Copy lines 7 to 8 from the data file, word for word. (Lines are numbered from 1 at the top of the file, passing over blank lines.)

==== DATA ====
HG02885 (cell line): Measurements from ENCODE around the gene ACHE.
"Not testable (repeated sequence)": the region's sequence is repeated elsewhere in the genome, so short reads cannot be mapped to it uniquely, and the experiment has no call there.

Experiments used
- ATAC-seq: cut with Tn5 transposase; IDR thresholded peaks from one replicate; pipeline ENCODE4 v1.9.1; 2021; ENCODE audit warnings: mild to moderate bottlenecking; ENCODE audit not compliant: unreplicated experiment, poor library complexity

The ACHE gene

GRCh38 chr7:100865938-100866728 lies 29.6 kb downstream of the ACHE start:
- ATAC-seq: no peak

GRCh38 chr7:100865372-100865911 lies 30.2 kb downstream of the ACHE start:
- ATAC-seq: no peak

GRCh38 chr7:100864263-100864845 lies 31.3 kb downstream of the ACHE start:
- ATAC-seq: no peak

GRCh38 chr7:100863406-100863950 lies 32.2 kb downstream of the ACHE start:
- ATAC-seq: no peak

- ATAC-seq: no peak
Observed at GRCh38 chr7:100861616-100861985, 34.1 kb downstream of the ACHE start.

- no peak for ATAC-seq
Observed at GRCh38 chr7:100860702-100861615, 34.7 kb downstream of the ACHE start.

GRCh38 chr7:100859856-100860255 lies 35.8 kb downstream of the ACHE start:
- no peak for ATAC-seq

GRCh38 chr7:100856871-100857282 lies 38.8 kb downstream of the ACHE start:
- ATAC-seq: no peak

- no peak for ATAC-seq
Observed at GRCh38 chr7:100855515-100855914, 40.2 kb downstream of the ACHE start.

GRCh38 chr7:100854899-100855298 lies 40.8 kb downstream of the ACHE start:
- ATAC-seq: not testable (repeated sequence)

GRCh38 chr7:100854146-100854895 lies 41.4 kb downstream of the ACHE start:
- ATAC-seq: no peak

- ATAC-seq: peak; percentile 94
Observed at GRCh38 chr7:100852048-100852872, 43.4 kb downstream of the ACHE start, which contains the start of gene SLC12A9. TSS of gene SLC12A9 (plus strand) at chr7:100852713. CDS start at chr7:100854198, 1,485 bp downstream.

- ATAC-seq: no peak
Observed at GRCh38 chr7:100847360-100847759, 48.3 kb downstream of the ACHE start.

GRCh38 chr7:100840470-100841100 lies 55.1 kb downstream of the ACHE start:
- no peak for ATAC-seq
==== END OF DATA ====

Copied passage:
- ATAC-seq: no peak

GRCh38 chr7:100865372-100865911 lies 30.2 kb downstream of the ACHE start: